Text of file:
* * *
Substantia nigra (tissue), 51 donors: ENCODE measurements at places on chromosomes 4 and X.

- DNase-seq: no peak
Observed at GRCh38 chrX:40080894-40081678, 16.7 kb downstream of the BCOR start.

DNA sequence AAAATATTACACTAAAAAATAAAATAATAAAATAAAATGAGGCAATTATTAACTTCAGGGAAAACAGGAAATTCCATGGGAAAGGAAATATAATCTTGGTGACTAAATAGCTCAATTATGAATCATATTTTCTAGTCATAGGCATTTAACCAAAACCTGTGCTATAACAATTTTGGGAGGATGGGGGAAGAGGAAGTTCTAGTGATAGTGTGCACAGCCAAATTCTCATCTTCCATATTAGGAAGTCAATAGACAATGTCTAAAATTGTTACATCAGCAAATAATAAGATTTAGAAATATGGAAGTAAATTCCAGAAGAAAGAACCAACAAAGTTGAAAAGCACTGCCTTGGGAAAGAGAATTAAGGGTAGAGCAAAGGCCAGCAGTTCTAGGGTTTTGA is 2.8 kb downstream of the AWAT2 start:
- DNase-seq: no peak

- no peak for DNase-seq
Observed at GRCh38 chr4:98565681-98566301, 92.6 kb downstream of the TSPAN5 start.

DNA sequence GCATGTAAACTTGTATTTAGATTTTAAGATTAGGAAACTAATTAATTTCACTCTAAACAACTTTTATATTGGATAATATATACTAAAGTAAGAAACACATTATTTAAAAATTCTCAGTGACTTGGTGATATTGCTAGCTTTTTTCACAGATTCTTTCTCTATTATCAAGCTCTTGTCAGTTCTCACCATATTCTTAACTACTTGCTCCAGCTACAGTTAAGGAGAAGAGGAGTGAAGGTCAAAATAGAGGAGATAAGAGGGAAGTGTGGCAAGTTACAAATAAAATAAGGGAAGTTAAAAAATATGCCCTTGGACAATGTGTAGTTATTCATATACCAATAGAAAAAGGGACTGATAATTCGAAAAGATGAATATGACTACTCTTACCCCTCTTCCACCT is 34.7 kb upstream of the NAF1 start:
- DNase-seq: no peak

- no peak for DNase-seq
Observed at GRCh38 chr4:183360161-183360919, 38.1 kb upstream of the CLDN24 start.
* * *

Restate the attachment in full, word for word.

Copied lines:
Substantia nigra (tissue), 51 donors: ENCODE measurements at places on chromosomes 4 and X.

- DNase-seq: no peak
Observed at GRCh38 chrX:40080894-40081678, 16.7 kb downstream of the BCOR start.

DNA sequence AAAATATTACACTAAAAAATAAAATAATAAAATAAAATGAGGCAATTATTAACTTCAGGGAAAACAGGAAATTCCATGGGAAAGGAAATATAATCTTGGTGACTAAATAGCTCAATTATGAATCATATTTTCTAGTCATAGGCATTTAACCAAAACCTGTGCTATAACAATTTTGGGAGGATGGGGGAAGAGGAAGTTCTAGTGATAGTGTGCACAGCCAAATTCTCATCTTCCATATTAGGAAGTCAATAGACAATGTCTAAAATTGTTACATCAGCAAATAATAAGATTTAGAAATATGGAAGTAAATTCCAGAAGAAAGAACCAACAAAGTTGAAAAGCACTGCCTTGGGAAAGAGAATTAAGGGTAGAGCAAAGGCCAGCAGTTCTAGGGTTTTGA is 2.8 kb downstream of the AWAT2 start:
- DNase-seq: no peak

- no peak for DNase-seq
Observed at GRCh38 chr4:98565681-98566301, 92.6 kb downstream of the TSPAN5 start.

DNA sequence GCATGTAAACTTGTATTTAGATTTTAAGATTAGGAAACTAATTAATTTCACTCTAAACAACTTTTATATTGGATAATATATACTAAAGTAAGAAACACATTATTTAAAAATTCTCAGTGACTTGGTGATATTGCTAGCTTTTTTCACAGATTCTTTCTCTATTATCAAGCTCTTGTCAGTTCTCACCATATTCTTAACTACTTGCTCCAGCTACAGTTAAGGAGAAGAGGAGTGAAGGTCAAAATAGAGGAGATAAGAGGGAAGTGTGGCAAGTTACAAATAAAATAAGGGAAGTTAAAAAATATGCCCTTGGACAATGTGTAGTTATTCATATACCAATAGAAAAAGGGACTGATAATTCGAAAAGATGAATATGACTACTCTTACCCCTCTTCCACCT is 34.7 kb upstream of the NAF1 start:
- DNase-seq: no peak

- no peak for DNase-seq
Observed at GRCh38 chr4:183360161-183360919, 38.1 kb upstream of the CLDN24 start.